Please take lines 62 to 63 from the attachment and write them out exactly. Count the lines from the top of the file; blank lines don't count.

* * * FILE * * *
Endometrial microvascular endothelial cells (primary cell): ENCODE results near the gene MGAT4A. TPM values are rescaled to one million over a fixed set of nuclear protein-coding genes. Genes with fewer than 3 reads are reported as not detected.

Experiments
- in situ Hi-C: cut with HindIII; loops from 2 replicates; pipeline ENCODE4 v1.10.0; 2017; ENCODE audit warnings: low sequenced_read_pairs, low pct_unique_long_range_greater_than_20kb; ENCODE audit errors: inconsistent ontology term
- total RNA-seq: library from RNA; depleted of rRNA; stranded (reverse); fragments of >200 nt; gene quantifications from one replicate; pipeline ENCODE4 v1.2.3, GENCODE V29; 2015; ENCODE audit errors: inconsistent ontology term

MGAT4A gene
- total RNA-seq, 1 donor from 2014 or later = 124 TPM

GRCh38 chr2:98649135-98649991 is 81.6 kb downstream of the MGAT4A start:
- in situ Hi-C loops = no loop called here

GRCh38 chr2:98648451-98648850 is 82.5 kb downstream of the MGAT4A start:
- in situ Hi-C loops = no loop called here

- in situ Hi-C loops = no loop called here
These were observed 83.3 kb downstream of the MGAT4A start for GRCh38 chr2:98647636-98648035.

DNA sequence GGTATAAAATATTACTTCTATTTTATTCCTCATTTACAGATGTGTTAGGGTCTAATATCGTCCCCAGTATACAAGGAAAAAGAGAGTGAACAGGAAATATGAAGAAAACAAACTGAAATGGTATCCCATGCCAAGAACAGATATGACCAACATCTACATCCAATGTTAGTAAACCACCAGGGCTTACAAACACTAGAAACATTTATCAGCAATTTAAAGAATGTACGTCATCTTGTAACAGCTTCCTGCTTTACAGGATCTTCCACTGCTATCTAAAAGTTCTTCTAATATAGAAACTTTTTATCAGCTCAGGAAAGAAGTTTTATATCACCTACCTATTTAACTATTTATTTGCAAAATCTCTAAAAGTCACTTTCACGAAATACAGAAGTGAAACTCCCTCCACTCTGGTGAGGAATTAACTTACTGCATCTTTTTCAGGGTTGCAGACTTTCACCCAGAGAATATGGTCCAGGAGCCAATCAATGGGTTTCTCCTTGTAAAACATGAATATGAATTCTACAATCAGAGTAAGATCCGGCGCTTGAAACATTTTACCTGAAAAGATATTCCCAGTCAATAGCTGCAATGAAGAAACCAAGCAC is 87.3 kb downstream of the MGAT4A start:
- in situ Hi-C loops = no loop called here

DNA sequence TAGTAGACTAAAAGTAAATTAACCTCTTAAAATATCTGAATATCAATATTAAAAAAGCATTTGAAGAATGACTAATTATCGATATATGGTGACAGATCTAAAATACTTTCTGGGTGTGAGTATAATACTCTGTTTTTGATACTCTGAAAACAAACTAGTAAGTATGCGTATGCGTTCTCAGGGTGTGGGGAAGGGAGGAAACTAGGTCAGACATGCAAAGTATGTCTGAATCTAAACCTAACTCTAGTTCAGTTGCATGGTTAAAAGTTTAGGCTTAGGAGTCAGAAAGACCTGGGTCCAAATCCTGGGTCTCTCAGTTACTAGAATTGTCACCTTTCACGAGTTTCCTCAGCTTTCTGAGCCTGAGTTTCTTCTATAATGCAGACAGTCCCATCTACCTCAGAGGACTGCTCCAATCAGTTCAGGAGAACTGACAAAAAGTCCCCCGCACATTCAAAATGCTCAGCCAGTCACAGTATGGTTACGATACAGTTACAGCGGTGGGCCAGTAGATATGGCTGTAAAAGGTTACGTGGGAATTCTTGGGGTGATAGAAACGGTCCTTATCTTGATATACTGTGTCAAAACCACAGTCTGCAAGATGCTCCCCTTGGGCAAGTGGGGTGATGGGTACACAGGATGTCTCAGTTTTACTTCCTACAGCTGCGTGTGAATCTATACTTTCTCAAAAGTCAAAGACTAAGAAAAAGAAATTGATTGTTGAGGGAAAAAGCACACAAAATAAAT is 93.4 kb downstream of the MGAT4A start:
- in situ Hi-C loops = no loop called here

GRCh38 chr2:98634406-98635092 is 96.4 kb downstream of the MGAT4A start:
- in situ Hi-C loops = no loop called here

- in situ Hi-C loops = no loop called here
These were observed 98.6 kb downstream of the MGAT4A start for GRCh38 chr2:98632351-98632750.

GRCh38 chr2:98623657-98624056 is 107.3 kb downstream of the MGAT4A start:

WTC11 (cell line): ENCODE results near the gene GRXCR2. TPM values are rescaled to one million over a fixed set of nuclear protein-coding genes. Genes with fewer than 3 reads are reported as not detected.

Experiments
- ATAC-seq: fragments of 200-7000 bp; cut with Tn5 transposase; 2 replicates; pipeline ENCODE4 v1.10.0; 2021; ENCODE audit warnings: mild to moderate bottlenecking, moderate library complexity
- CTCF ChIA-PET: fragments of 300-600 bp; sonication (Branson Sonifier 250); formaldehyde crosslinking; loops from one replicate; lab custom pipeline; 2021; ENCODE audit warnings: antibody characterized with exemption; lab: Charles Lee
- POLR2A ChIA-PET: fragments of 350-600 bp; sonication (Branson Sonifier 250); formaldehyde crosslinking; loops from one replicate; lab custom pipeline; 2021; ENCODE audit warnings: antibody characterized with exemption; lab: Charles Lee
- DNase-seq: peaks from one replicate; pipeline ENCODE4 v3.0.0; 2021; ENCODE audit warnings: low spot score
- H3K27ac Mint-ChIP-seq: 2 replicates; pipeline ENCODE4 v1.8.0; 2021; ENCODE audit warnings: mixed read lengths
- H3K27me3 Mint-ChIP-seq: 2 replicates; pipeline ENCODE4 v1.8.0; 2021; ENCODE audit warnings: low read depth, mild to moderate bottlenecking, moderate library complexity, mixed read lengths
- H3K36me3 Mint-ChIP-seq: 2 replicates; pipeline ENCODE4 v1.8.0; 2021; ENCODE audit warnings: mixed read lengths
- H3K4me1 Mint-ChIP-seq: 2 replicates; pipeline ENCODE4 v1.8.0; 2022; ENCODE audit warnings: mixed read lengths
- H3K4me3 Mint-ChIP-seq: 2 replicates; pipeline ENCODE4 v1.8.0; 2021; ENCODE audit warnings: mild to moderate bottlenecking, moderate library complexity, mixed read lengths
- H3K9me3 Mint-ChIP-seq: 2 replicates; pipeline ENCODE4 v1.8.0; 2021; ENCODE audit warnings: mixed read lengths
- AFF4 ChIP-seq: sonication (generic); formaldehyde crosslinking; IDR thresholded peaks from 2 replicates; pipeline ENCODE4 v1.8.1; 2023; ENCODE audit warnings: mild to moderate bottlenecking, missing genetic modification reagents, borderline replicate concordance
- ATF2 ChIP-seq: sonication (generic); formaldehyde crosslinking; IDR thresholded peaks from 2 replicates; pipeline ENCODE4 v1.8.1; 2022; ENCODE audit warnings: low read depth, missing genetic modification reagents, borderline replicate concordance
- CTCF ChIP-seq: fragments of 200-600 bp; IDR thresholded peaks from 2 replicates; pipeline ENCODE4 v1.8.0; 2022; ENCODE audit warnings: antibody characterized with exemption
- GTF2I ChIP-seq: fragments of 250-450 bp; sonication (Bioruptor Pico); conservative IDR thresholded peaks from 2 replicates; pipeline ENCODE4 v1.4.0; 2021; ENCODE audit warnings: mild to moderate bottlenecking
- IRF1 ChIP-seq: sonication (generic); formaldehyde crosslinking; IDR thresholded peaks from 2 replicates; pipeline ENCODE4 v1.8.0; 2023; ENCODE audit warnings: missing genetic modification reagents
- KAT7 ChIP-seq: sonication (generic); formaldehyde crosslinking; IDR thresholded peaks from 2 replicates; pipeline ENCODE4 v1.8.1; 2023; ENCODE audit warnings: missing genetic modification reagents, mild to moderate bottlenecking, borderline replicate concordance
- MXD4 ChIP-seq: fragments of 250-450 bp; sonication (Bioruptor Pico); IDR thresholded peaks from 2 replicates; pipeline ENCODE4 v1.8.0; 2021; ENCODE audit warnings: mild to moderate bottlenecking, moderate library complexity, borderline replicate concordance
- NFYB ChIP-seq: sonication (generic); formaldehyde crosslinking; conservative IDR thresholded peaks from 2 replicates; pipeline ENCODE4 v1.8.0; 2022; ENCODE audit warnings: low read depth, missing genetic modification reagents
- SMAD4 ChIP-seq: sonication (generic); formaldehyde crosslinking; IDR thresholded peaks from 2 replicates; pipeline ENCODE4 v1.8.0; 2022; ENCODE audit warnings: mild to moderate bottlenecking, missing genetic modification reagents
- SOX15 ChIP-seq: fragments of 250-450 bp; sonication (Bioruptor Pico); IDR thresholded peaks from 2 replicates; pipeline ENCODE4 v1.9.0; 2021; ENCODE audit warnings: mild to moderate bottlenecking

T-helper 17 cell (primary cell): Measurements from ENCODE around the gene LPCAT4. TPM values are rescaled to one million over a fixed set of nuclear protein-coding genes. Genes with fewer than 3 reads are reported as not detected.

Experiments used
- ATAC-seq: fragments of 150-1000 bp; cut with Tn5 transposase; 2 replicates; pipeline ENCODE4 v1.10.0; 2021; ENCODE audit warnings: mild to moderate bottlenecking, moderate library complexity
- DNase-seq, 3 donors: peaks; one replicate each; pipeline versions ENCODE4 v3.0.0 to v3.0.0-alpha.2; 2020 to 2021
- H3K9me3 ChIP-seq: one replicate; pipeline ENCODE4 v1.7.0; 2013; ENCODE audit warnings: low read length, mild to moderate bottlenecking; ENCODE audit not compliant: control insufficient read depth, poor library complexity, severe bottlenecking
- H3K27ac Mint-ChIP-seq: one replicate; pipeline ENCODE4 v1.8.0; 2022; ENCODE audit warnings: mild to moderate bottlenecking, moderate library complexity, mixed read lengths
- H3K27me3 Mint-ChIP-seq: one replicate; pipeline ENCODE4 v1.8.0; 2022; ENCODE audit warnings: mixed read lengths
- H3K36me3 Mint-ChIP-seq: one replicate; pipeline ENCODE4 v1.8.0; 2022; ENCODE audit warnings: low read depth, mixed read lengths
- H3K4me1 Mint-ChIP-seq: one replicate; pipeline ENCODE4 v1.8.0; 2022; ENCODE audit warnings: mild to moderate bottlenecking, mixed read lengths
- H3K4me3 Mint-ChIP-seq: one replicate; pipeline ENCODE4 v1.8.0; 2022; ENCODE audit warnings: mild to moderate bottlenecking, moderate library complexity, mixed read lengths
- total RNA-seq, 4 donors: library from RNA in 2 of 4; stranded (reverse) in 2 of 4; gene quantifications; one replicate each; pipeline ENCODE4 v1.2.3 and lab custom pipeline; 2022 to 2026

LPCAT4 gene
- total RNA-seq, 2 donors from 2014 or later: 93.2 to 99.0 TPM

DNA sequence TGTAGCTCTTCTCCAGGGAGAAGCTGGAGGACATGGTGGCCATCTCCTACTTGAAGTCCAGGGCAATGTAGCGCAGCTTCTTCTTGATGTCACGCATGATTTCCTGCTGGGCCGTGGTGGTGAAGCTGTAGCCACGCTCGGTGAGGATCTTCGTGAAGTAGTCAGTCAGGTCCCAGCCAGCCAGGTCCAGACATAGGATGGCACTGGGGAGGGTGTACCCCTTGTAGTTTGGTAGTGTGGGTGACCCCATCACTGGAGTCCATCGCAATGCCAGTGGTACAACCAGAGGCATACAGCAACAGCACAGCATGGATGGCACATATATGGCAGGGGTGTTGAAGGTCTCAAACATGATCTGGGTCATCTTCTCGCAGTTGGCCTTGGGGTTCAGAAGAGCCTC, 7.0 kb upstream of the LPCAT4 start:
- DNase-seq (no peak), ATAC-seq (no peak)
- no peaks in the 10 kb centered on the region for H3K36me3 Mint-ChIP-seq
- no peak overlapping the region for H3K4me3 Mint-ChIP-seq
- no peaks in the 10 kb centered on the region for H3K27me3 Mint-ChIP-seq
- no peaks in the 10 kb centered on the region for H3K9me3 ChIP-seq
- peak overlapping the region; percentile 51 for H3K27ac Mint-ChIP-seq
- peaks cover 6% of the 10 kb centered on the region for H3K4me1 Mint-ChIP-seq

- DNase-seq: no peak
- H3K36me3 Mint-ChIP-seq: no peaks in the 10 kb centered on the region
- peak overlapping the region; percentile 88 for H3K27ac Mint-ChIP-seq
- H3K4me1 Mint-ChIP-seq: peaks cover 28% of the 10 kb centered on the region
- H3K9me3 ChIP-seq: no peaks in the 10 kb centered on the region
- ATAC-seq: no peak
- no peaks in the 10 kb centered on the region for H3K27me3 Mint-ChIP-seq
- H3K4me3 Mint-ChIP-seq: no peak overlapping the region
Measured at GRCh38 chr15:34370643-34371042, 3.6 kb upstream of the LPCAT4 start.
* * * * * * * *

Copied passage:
- no peaks in the 10 kb centered on the region for H3K9me3 ChIP-seq
- peak overlapping the region; percentile 51 for H3K27ac Mint-ChIP-seq